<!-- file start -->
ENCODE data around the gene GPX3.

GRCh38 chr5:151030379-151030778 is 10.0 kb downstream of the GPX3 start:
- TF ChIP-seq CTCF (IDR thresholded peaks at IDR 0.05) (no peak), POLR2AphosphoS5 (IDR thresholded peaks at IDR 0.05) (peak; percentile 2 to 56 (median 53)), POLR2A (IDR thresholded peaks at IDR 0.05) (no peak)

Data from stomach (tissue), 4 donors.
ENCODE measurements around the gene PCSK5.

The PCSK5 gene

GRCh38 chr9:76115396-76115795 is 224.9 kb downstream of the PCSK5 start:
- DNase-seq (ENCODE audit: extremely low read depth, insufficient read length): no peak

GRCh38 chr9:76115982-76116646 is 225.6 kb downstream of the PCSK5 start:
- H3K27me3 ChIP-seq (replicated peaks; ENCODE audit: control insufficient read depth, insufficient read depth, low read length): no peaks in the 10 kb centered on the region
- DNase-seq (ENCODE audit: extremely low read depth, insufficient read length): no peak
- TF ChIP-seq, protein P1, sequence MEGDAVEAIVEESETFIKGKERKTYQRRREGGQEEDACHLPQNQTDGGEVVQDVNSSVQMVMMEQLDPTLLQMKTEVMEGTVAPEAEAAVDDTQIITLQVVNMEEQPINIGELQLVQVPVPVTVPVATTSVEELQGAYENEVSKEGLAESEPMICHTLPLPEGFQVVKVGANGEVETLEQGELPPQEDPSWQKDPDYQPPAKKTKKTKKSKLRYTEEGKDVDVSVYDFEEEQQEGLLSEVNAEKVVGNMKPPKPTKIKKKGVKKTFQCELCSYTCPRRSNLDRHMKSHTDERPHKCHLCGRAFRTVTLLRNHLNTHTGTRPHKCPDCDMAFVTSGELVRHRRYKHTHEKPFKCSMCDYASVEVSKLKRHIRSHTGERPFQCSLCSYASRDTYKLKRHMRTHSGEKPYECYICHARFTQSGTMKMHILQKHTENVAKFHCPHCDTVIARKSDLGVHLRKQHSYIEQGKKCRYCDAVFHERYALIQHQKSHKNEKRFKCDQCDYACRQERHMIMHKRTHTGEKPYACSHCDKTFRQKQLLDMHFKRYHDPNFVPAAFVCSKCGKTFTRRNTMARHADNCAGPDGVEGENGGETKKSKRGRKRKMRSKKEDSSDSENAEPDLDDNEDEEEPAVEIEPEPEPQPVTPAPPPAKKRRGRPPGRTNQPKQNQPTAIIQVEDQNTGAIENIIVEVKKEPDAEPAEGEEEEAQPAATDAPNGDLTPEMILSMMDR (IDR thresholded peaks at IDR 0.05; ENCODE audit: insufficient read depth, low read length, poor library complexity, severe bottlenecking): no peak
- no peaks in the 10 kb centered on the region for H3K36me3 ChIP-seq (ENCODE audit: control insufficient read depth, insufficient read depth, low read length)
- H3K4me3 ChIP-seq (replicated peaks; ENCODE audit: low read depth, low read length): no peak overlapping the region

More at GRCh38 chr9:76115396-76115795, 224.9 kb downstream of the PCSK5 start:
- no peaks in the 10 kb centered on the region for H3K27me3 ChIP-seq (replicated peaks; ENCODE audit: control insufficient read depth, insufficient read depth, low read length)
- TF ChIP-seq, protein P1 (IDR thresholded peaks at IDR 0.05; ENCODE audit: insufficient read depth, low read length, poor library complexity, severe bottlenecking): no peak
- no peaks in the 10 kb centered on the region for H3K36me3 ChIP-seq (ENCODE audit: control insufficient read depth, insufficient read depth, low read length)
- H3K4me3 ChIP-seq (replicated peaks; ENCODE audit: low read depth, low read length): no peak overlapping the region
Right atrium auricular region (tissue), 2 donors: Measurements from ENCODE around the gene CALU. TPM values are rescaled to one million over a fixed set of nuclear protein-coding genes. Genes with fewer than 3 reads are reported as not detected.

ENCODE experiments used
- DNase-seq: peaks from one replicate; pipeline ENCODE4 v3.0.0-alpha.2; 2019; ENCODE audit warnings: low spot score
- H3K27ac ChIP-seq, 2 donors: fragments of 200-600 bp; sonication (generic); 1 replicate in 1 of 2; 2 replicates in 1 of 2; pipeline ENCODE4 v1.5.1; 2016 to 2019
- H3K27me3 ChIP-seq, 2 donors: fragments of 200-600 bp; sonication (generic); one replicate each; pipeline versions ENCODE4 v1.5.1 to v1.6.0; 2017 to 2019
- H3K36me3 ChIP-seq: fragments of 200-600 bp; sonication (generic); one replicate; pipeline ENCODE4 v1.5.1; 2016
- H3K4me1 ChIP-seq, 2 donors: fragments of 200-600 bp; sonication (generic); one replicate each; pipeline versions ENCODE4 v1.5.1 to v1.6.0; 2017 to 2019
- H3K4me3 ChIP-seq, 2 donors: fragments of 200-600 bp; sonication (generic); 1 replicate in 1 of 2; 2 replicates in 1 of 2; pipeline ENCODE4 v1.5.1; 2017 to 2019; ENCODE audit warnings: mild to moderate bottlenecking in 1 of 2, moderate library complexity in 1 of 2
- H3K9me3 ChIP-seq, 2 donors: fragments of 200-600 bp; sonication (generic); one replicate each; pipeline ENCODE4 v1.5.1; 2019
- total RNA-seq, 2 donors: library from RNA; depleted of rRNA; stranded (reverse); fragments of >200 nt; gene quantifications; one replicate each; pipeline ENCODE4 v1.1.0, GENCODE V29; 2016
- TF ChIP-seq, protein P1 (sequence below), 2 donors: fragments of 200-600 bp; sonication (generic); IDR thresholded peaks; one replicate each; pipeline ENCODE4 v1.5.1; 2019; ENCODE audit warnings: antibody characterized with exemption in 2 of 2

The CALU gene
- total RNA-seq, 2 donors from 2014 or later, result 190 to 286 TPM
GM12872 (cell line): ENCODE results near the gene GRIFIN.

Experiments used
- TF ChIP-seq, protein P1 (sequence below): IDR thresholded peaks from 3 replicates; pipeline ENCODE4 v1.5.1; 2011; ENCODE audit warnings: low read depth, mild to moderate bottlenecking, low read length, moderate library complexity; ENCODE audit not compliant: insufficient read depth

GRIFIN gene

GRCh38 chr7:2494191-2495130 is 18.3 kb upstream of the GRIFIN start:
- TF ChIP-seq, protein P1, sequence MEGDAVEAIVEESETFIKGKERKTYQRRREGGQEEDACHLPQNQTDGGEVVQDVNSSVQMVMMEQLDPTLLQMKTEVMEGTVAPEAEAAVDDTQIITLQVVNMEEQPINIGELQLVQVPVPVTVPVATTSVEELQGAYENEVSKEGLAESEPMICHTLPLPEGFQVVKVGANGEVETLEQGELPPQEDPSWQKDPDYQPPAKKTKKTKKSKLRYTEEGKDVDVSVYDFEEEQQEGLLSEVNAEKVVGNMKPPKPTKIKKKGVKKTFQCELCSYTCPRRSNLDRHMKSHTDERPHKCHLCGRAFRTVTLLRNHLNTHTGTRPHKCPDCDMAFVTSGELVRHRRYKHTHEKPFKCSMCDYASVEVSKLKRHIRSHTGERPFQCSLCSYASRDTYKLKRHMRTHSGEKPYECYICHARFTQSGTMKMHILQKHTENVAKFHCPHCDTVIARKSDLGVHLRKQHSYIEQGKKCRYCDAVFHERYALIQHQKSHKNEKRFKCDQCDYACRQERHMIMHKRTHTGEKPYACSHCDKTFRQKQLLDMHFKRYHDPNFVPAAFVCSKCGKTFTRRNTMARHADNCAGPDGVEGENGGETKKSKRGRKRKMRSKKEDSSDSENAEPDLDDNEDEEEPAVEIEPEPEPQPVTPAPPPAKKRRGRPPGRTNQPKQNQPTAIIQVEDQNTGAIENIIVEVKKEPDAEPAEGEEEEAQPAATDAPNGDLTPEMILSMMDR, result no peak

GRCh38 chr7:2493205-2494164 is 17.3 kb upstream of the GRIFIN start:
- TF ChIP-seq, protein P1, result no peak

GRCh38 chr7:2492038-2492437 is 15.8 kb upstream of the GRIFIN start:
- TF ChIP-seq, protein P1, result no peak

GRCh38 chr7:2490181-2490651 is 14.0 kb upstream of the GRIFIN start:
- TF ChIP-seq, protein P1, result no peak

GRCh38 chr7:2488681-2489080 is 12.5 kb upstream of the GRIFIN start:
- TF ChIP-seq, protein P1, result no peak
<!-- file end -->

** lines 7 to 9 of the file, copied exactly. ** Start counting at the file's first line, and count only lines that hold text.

GRCh38 chr9:76115396-76115795 is 224.9 kb downstream of the PCSK5 start:
- DNase-seq (ENCODE audit: extremely low read depth, insufficient read length): no peak

GRCh38 chr9:76115982-76116646 is 225.6 kb downstream of the PCSK5 start: